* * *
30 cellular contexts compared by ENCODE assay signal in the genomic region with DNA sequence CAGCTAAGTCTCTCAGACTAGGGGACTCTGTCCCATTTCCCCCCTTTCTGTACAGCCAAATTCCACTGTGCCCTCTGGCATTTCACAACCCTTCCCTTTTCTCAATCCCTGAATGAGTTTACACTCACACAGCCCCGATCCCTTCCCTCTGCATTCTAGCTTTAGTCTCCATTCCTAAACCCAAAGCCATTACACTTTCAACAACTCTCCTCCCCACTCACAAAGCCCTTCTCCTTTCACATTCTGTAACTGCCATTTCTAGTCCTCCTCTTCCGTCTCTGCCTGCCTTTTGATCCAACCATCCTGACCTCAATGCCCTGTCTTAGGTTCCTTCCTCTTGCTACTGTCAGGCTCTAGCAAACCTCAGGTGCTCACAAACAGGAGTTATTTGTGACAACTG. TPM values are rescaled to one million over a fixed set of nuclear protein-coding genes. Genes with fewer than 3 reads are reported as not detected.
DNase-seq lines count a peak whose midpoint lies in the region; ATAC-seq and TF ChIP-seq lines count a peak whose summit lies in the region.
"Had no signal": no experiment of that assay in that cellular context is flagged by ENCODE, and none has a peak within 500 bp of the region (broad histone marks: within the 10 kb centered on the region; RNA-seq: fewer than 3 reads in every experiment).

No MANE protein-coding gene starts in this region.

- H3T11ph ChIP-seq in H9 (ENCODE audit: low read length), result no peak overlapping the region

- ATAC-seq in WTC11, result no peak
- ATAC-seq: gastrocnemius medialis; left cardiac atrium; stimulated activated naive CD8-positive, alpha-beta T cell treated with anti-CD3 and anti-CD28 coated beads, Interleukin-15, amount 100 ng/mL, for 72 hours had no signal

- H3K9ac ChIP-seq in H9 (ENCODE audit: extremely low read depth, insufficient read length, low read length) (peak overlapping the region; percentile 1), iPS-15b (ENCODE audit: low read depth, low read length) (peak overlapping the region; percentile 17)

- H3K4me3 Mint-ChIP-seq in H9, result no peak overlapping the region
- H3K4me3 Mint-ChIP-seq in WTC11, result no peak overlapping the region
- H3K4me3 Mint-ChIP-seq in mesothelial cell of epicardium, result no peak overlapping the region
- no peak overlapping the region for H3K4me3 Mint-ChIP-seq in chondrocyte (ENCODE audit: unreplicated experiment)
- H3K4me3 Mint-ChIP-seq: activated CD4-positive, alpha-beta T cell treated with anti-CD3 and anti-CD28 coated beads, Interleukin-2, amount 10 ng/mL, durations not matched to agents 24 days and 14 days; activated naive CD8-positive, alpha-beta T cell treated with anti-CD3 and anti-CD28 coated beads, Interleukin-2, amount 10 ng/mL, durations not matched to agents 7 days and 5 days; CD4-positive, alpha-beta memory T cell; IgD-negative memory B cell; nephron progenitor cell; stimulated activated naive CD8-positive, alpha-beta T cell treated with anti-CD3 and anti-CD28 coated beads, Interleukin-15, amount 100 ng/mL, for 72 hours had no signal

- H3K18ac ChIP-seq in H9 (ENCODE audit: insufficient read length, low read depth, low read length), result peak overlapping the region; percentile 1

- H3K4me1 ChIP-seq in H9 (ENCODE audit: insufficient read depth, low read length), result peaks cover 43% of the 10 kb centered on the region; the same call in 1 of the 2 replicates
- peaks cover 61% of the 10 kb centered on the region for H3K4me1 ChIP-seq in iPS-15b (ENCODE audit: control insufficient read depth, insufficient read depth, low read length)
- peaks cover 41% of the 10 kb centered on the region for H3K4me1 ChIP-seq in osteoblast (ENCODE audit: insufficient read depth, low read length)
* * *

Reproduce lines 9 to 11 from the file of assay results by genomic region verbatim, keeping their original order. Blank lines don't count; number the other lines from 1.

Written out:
- H3K4me3 Mint-ChIP-seq in H9, result no peak overlapping the region
- H3K4me3 Mint-ChIP-seq in WTC11, result no peak overlapping the region
- H3K4me3 Mint-ChIP-seq in mesothelial cell of epicardium, result no peak overlapping the region